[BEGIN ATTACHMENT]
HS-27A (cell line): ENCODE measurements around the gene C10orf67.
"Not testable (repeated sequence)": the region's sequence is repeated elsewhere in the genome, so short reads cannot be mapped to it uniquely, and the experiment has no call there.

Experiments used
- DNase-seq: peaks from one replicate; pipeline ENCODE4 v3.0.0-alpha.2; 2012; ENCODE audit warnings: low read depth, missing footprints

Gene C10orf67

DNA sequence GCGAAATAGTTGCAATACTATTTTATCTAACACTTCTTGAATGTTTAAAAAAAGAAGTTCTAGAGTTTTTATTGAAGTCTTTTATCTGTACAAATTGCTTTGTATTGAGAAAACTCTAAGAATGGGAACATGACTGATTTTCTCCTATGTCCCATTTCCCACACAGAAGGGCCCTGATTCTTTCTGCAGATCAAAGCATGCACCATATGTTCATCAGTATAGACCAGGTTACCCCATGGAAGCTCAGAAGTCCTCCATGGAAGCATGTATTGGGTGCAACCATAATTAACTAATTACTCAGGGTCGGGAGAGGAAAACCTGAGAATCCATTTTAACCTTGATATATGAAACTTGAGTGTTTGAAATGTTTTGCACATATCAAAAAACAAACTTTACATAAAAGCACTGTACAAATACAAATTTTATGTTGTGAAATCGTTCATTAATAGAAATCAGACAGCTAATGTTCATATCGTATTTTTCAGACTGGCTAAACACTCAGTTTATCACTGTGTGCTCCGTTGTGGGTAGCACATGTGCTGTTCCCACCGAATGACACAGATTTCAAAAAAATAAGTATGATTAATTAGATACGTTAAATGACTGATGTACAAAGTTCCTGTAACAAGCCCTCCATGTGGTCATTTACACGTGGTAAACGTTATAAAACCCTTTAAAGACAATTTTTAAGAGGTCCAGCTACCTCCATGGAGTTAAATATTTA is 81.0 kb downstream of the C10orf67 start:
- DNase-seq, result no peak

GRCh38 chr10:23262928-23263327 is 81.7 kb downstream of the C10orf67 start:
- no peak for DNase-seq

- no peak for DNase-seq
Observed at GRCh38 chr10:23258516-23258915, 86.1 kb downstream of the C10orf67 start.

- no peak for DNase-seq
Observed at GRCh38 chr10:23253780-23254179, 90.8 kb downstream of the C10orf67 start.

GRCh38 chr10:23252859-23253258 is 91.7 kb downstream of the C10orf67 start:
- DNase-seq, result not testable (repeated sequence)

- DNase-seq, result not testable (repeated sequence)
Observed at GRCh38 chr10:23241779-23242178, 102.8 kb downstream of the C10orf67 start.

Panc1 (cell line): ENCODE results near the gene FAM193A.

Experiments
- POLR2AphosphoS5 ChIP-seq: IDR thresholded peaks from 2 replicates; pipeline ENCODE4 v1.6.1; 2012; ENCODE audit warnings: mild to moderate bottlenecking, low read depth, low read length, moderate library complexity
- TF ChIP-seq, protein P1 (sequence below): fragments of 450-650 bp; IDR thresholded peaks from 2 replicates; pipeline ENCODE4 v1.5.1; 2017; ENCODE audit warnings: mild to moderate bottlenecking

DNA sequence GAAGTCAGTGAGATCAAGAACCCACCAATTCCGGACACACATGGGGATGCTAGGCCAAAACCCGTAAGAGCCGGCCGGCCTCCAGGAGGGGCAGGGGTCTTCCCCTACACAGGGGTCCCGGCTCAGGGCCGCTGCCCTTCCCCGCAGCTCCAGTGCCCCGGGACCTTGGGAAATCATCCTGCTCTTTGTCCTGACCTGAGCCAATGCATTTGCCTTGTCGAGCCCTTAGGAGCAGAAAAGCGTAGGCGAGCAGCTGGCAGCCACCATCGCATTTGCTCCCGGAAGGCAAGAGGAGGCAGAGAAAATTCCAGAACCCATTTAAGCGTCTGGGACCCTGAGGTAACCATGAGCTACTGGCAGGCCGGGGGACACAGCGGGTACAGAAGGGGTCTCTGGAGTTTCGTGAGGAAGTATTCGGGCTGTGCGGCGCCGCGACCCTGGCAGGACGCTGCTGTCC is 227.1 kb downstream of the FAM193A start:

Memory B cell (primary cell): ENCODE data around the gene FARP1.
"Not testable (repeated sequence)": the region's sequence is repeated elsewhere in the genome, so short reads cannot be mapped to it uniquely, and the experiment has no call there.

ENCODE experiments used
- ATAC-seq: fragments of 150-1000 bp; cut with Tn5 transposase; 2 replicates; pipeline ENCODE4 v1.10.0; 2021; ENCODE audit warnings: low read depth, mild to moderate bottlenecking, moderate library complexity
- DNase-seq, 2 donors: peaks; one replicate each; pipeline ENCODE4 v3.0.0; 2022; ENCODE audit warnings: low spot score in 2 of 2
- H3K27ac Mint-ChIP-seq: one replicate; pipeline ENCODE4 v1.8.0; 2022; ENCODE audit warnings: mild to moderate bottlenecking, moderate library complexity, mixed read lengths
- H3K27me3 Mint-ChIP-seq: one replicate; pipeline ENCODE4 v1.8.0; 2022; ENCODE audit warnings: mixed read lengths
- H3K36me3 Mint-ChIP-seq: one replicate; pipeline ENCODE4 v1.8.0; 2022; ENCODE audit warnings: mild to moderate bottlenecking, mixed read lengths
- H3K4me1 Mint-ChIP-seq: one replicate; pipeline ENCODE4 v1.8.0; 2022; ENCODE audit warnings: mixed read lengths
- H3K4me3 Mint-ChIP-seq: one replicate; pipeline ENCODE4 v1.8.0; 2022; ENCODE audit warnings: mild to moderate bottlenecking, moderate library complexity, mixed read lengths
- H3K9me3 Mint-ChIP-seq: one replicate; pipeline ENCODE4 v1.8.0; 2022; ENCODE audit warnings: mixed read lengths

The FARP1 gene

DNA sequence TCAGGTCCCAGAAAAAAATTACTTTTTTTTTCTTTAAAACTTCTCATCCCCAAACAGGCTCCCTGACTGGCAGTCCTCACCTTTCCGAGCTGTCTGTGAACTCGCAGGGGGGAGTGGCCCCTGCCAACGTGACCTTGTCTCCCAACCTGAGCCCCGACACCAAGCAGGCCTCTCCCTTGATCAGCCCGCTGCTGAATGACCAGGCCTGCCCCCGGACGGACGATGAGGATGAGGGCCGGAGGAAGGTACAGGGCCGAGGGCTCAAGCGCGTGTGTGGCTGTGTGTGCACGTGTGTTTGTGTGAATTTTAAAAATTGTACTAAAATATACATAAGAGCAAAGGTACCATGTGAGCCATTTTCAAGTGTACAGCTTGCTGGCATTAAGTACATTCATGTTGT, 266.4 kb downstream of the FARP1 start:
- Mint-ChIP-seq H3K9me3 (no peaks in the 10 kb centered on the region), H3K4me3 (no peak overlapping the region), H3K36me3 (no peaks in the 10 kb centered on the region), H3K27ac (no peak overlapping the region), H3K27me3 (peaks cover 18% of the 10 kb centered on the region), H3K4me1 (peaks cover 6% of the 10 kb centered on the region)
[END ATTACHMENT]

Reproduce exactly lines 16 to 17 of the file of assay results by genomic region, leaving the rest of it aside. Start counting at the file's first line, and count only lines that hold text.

- DNase-seq, result not testable (repeated sequence)
Observed at GRCh38 chr10:23241779-23242178, 102.8 kb downstream of the C10orf67 start.